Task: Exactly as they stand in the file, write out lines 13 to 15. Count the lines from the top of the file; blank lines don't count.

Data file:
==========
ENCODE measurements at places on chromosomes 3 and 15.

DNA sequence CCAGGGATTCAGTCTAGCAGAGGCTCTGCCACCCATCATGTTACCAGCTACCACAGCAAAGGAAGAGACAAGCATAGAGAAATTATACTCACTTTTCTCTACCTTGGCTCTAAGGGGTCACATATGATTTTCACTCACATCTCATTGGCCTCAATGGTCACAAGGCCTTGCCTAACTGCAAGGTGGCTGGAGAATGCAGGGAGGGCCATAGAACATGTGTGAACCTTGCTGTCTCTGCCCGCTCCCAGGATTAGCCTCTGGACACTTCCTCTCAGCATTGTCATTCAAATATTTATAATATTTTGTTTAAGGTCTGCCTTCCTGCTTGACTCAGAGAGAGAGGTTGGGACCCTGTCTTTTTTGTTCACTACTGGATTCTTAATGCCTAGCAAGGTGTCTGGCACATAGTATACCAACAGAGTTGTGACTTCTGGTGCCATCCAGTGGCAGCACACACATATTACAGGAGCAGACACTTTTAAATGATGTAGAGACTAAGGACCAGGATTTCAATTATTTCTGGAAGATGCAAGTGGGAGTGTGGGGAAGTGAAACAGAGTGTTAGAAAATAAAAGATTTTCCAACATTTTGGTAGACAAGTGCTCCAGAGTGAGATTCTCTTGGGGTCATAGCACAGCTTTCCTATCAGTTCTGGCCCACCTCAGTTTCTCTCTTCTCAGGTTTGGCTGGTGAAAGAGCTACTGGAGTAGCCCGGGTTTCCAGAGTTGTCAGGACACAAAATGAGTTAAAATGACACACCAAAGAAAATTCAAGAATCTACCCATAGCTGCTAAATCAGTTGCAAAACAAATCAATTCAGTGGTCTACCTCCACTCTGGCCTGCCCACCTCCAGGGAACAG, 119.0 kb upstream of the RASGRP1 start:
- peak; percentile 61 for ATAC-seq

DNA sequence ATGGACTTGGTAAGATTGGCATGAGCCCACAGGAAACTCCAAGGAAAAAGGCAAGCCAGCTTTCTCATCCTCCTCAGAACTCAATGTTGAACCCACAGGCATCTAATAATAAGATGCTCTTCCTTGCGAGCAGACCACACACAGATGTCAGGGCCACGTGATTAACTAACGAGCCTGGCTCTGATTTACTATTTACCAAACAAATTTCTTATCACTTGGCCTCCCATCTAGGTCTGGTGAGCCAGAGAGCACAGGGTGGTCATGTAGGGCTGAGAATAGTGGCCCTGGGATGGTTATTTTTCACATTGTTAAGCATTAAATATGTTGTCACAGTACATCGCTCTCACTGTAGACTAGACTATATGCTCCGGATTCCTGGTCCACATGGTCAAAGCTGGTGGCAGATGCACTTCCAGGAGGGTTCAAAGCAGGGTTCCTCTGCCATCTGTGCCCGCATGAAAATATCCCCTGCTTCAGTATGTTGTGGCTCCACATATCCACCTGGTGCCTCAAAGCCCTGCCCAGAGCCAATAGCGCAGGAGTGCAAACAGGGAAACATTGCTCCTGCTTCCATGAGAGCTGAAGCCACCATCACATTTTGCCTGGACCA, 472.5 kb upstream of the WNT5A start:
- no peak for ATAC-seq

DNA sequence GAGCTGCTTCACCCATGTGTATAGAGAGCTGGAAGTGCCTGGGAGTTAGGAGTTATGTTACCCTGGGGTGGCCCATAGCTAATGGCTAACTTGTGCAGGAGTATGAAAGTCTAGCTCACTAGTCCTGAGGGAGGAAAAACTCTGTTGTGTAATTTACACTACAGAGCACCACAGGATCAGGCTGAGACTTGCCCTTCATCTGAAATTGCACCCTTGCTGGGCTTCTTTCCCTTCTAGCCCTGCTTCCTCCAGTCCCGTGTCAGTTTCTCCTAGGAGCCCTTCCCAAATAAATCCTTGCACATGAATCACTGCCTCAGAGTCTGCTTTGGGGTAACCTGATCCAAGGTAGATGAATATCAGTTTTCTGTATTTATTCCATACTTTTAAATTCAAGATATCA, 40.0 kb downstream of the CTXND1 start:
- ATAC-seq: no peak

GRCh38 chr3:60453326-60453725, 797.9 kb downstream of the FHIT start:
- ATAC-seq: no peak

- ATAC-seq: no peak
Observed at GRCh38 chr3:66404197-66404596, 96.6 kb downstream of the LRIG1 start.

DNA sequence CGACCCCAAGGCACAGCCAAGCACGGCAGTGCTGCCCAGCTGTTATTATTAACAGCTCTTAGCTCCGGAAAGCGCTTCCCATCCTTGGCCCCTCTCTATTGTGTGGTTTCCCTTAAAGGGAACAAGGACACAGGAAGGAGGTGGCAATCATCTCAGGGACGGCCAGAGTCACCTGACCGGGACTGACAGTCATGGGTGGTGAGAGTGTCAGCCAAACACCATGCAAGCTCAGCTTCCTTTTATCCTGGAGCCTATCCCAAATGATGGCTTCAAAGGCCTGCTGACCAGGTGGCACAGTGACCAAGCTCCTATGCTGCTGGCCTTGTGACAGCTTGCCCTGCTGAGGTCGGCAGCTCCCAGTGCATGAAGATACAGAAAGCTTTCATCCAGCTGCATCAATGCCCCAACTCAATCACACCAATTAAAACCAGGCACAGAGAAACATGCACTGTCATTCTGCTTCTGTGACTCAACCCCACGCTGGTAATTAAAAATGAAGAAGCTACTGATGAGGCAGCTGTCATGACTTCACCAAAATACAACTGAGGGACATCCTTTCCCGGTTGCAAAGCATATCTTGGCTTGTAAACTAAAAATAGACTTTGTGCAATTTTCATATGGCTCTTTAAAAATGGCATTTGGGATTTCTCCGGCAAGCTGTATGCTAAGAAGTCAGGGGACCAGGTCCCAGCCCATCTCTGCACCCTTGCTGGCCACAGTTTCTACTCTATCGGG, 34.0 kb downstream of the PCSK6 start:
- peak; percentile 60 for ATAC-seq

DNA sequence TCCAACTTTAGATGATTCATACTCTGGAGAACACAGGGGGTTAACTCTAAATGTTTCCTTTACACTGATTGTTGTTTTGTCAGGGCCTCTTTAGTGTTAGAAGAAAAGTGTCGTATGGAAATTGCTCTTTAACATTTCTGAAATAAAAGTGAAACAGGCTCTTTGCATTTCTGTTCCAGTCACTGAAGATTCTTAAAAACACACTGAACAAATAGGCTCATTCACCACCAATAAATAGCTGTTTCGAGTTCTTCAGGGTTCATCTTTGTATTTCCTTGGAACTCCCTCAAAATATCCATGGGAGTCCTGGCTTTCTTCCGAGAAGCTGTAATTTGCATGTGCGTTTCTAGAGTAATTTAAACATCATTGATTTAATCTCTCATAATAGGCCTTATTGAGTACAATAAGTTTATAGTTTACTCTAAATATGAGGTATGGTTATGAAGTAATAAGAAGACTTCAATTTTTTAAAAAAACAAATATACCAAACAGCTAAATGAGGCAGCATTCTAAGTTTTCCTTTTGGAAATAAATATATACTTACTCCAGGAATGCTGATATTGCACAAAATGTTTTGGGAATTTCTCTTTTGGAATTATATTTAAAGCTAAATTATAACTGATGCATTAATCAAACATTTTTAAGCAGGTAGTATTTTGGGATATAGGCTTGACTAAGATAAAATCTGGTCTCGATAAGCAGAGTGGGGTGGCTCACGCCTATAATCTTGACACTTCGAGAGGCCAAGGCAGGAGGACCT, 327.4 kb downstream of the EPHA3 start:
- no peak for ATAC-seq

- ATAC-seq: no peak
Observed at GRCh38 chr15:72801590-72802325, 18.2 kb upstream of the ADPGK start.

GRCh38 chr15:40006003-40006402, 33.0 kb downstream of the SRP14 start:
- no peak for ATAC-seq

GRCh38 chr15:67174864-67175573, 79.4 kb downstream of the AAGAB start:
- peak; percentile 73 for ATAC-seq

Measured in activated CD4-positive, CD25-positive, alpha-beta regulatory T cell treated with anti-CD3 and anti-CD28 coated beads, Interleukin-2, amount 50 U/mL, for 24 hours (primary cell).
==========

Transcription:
- peak; percentile 60 for ATAC-seq

DNA sequence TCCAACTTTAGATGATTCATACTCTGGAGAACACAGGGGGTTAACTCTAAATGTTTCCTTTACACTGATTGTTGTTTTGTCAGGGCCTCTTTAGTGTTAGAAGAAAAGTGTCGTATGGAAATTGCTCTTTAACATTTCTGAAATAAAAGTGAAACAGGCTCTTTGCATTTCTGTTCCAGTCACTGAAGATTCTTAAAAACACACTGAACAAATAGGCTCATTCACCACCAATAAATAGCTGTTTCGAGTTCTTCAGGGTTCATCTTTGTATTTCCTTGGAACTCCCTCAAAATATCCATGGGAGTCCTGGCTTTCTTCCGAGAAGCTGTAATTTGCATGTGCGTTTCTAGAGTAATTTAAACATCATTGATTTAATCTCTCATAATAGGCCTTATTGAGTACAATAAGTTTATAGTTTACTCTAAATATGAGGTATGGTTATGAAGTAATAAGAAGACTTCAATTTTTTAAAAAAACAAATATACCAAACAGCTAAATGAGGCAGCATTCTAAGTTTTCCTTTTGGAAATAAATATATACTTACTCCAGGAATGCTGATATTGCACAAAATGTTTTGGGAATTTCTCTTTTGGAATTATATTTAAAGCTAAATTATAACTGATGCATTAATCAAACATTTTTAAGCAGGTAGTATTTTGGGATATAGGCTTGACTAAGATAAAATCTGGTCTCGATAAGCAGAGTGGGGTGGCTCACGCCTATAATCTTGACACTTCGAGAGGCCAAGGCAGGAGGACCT, 327.4 kb downstream of the EPHA3 start:
- no peak for ATAC-seq